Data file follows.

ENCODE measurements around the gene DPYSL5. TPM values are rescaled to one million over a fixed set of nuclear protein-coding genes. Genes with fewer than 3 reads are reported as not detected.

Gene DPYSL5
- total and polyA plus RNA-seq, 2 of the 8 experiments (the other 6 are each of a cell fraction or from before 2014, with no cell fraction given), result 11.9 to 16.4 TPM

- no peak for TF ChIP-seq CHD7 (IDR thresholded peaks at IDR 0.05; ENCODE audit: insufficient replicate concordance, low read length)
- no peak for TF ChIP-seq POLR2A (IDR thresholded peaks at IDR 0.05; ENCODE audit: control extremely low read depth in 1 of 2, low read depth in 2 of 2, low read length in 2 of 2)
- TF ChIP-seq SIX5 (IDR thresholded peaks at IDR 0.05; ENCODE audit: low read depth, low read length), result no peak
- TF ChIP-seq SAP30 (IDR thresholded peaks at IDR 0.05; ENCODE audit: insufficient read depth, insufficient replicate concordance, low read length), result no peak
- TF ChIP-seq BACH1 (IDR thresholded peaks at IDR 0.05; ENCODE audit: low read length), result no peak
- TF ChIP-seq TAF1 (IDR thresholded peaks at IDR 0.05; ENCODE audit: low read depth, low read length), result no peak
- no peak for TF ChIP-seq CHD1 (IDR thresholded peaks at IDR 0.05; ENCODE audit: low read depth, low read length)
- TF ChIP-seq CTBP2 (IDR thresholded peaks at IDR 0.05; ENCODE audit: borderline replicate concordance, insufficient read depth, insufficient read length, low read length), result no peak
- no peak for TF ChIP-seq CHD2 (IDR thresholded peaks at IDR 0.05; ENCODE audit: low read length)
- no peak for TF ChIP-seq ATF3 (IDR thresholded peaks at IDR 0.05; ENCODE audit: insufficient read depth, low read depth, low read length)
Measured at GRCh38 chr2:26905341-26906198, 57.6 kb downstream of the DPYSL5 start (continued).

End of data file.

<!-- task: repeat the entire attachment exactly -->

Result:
ENCODE measurements around the gene DPYSL5. TPM values are rescaled to one million over a fixed set of nuclear protein-coding genes. Genes with fewer than 3 reads are reported as not detected.

Gene DPYSL5
- total and polyA plus RNA-seq, 2 of the 8 experiments (the other 6 are each of a cell fraction or from before 2014, with no cell fraction given), result 11.9 to 16.4 TPM

- no peak for TF ChIP-seq CHD7 (IDR thresholded peaks at IDR 0.05; ENCODE audit: insufficient replicate concordance, low read length)
- no peak for TF ChIP-seq POLR2A (IDR thresholded peaks at IDR 0.05; ENCODE audit: control extremely low read depth in 1 of 2, low read depth in 2 of 2, low read length in 2 of 2)
- TF ChIP-seq SIX5 (IDR thresholded peaks at IDR 0.05; ENCODE audit: low read depth, low read length), result no peak
- TF ChIP-seq SAP30 (IDR thresholded peaks at IDR 0.05; ENCODE audit: insufficient read depth, insufficient replicate concordance, low read length), result no peak
- TF ChIP-seq BACH1 (IDR thresholded peaks at IDR 0.05; ENCODE audit: low read length), result no peak
- TF ChIP-seq TAF1 (IDR thresholded peaks at IDR 0.05; ENCODE audit: low read depth, low read length), result no peak
- no peak for TF ChIP-seq CHD1 (IDR thresholded peaks at IDR 0.05; ENCODE audit: low read depth, low read length)
- TF ChIP-seq CTBP2 (IDR thresholded peaks at IDR 0.05; ENCODE audit: borderline replicate concordance, insufficient read depth, insufficient read length, low read length), result no peak
- no peak for TF ChIP-seq CHD2 (IDR thresholded peaks at IDR 0.05; ENCODE audit: low read length)
- no peak for TF ChIP-seq ATF3 (IDR thresholded peaks at IDR 0.05; ENCODE audit: insufficient read depth, low read depth, low read length)
Measured at GRCh38 chr2:26905341-26906198, 57.6 kb downstream of the DPYSL5 start (continued).